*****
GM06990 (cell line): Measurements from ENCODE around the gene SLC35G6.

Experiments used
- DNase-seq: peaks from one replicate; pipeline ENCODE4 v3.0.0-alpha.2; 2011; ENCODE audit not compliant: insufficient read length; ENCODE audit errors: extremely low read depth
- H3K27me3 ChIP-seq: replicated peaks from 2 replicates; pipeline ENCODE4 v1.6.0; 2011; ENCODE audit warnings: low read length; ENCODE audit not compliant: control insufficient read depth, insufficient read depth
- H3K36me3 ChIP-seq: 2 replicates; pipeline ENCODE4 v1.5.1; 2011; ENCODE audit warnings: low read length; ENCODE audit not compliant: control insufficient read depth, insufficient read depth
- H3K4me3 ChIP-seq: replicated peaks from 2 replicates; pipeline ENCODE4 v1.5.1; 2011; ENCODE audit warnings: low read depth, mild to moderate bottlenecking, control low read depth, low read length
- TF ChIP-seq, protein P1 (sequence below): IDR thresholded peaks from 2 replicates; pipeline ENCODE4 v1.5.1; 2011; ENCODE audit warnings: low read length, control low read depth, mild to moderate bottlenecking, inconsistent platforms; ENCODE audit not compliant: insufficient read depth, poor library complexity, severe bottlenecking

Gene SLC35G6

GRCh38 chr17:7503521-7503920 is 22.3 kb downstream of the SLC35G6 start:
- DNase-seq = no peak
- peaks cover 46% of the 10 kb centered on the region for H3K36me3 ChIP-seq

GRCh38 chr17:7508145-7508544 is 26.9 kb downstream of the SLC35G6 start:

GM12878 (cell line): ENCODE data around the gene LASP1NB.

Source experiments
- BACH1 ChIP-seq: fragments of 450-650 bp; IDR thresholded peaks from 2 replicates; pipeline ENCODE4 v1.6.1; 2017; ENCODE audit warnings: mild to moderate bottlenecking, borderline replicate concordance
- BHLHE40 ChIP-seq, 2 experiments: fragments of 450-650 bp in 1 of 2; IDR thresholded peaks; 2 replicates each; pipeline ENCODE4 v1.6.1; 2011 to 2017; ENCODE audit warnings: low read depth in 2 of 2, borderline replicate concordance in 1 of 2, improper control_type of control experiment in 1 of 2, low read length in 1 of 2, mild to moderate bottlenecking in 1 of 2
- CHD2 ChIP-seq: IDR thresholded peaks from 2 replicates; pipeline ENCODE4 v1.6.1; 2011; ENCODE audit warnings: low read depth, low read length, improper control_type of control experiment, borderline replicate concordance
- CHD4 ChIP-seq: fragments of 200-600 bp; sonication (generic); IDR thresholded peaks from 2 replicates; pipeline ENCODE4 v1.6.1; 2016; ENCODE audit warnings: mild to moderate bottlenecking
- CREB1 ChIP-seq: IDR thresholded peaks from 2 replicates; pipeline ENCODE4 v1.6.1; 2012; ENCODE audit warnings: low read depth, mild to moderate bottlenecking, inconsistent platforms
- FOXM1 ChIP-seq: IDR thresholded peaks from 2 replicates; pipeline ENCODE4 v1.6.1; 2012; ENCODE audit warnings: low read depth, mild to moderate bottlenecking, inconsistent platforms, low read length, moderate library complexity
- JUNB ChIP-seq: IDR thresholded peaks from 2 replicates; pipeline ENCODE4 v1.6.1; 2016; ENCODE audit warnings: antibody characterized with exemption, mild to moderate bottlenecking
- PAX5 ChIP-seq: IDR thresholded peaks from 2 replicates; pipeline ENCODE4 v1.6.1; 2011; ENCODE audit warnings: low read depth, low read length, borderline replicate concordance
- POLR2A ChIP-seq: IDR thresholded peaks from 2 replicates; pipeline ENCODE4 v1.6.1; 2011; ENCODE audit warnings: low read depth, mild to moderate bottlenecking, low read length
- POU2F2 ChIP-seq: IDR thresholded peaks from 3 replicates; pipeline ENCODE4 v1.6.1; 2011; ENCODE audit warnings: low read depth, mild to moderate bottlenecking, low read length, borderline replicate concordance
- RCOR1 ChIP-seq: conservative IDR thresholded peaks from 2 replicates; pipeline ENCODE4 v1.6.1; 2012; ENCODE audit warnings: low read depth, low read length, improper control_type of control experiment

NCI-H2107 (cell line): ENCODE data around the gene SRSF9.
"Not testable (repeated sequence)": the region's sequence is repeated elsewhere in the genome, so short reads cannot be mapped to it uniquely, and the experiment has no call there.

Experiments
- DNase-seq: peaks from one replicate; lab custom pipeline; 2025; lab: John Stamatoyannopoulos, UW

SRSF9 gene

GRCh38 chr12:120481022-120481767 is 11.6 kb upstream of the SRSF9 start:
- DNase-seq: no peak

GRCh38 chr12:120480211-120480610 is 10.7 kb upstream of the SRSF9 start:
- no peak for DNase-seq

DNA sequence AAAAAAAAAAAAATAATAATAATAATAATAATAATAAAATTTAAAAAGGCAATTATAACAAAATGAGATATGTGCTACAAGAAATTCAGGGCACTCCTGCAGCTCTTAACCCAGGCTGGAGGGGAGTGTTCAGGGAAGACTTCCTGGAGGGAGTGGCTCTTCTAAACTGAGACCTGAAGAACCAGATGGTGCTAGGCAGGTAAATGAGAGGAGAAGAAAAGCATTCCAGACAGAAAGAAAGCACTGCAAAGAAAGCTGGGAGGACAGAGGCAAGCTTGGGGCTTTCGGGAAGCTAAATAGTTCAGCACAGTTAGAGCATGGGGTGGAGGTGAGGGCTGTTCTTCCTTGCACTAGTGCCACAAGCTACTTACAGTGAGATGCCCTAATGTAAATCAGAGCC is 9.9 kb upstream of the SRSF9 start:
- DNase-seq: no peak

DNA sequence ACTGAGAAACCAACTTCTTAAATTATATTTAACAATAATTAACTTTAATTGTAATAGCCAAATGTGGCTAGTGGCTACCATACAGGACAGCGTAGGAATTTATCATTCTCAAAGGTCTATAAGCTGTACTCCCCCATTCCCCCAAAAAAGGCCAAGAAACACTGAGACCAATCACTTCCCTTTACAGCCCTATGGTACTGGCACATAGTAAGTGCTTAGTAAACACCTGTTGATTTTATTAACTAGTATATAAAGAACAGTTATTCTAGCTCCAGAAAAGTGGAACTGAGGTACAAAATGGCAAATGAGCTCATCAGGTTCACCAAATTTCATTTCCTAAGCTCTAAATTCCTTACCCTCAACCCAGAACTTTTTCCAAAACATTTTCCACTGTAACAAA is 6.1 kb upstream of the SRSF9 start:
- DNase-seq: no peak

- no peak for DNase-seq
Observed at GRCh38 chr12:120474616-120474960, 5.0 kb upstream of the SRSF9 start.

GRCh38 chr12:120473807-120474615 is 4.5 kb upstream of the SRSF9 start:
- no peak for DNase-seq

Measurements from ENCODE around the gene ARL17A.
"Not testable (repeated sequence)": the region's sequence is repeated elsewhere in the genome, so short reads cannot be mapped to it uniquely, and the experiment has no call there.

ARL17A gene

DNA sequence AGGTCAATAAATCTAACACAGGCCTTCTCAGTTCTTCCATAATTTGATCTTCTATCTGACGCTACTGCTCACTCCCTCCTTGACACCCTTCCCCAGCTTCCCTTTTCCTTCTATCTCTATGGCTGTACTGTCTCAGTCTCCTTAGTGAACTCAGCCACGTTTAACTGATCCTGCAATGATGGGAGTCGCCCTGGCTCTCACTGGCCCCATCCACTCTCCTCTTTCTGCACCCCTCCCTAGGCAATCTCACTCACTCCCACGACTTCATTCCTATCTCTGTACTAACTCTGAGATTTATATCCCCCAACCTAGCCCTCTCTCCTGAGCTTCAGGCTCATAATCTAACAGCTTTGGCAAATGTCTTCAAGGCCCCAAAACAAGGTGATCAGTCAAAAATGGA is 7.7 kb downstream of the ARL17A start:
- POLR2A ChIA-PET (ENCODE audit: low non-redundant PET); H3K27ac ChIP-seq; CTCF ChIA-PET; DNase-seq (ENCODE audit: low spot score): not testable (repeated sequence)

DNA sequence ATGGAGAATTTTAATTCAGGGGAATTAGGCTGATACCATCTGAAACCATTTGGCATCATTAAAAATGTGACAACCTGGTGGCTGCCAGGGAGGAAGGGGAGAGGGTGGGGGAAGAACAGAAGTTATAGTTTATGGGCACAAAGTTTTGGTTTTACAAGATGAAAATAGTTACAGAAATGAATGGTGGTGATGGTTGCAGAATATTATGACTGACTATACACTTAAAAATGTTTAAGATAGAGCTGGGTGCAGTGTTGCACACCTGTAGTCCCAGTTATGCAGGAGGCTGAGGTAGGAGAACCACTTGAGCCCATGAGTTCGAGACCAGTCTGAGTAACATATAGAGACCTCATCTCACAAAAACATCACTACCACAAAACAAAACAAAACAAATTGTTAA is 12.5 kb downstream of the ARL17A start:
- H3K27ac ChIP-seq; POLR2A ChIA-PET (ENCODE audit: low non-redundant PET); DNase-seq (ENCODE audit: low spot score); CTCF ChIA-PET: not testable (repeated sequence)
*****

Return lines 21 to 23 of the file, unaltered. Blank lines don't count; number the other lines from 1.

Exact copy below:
- JUNB ChIP-seq: IDR thresholded peaks from 2 replicates; pipeline ENCODE4 v1.6.1; 2016; ENCODE audit warnings: antibody characterized with exemption, mild to moderate bottlenecking
- PAX5 ChIP-seq: IDR thresholded peaks from 2 replicates; pipeline ENCODE4 v1.6.1; 2011; ENCODE audit warnings: low read depth, low read length, borderline replicate concordance
- POLR2A ChIP-seq: IDR thresholded peaks from 2 replicates; pipeline ENCODE4 v1.6.1; 2011; ENCODE audit warnings: low read depth, mild to moderate bottlenecking, low read length